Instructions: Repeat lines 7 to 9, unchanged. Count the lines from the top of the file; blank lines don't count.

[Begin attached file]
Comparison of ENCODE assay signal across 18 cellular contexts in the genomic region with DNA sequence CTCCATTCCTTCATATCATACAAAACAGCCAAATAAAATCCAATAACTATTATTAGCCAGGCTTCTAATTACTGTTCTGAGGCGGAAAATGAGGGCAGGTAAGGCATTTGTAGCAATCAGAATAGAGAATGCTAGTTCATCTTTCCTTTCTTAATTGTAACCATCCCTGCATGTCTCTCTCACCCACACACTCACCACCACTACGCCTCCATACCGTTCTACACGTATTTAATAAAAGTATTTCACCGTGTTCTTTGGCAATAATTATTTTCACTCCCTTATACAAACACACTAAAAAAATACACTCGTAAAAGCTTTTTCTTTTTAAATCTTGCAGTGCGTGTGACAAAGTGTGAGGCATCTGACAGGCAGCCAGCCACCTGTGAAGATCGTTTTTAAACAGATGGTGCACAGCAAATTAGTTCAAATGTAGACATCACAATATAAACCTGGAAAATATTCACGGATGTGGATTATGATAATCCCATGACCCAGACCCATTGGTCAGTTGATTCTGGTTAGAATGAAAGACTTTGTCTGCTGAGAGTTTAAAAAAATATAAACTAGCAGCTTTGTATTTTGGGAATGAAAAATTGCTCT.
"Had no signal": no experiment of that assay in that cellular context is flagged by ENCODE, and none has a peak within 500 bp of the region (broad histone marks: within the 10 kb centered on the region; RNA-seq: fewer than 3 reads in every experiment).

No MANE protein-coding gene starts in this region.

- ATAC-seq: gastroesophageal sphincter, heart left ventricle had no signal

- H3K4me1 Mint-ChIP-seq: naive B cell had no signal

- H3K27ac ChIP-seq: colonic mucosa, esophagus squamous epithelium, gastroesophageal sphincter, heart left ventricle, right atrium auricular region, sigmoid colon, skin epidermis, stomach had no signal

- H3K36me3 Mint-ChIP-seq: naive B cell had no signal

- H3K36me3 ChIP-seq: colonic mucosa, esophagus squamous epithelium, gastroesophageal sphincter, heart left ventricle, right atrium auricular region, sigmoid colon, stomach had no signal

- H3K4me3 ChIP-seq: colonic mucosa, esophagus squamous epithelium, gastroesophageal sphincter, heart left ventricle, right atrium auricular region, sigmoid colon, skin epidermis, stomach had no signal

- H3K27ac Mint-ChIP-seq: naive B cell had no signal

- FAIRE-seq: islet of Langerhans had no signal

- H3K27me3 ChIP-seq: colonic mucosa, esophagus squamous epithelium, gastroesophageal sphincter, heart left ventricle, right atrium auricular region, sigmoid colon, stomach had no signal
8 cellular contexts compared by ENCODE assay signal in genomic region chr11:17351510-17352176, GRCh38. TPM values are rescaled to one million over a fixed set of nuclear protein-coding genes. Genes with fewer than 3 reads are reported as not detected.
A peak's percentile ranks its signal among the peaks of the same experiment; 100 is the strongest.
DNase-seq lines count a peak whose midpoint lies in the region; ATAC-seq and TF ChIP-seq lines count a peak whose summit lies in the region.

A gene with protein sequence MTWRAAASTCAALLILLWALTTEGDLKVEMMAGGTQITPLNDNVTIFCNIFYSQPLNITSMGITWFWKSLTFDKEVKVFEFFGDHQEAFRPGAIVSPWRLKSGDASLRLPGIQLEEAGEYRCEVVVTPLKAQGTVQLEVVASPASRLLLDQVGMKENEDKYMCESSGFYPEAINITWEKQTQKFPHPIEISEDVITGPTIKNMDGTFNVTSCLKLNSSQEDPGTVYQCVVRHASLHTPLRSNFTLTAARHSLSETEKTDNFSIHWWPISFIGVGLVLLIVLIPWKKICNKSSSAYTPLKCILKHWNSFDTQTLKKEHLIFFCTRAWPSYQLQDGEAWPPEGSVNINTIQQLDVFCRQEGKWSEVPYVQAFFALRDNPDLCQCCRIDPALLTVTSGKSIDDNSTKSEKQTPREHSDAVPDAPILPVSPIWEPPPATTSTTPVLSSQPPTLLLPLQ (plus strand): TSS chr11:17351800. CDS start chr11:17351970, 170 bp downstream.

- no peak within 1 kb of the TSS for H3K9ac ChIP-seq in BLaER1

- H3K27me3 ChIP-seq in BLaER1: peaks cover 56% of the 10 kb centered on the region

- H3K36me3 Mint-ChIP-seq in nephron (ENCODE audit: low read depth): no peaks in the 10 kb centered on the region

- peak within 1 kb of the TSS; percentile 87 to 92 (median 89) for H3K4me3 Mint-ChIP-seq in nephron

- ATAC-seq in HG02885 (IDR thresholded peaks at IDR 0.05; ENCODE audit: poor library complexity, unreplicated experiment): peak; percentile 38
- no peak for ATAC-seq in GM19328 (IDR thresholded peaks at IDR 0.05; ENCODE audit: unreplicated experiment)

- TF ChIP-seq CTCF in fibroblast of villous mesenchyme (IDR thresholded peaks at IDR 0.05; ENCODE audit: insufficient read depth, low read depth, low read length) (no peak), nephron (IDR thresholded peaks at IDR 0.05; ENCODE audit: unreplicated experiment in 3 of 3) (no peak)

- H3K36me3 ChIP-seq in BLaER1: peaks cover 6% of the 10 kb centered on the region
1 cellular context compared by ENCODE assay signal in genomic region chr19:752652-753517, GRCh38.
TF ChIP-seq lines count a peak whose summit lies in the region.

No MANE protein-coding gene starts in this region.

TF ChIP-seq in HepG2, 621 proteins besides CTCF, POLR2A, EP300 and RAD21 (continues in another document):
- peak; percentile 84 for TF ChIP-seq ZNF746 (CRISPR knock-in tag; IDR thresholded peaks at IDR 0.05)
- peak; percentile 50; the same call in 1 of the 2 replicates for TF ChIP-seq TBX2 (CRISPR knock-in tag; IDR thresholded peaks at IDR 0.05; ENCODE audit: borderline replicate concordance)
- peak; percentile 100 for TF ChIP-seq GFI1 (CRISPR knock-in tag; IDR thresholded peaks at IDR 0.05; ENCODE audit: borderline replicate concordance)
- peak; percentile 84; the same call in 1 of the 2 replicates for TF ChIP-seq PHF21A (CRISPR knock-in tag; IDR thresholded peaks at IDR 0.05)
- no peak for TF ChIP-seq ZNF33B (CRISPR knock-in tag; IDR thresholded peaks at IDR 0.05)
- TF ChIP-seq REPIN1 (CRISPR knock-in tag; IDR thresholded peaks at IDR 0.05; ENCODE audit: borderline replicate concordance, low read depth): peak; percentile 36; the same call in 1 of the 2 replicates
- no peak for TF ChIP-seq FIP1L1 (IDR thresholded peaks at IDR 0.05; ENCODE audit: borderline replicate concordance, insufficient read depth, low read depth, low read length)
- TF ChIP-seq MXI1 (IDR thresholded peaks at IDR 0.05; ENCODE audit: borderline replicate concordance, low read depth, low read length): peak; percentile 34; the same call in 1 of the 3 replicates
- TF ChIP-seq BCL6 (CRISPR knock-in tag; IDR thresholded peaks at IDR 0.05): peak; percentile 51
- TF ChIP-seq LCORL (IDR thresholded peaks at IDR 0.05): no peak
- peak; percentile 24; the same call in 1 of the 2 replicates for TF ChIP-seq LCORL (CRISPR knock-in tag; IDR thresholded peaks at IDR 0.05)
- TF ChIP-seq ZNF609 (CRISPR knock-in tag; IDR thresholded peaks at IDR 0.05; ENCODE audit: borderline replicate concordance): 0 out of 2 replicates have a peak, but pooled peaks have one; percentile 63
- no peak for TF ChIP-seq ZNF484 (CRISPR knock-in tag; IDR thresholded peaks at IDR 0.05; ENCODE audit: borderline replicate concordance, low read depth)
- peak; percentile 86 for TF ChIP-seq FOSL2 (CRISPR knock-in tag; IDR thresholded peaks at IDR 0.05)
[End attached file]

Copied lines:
- H3K36me3 Mint-ChIP-seq: naive B cell had no signal

- H3K36me3 ChIP-seq: colonic mucosa, esophagus squamous epithelium, gastroesophageal sphincter, heart left ventricle, right atrium auricular region, sigmoid colon, stomach had no signal

- H3K4me3 ChIP-seq: colonic mucosa, esophagus squamous epithelium, gastroesophageal sphincter, heart left ventricle, right atrium auricular region, sigmoid colon, skin epidermis, stomach had no signal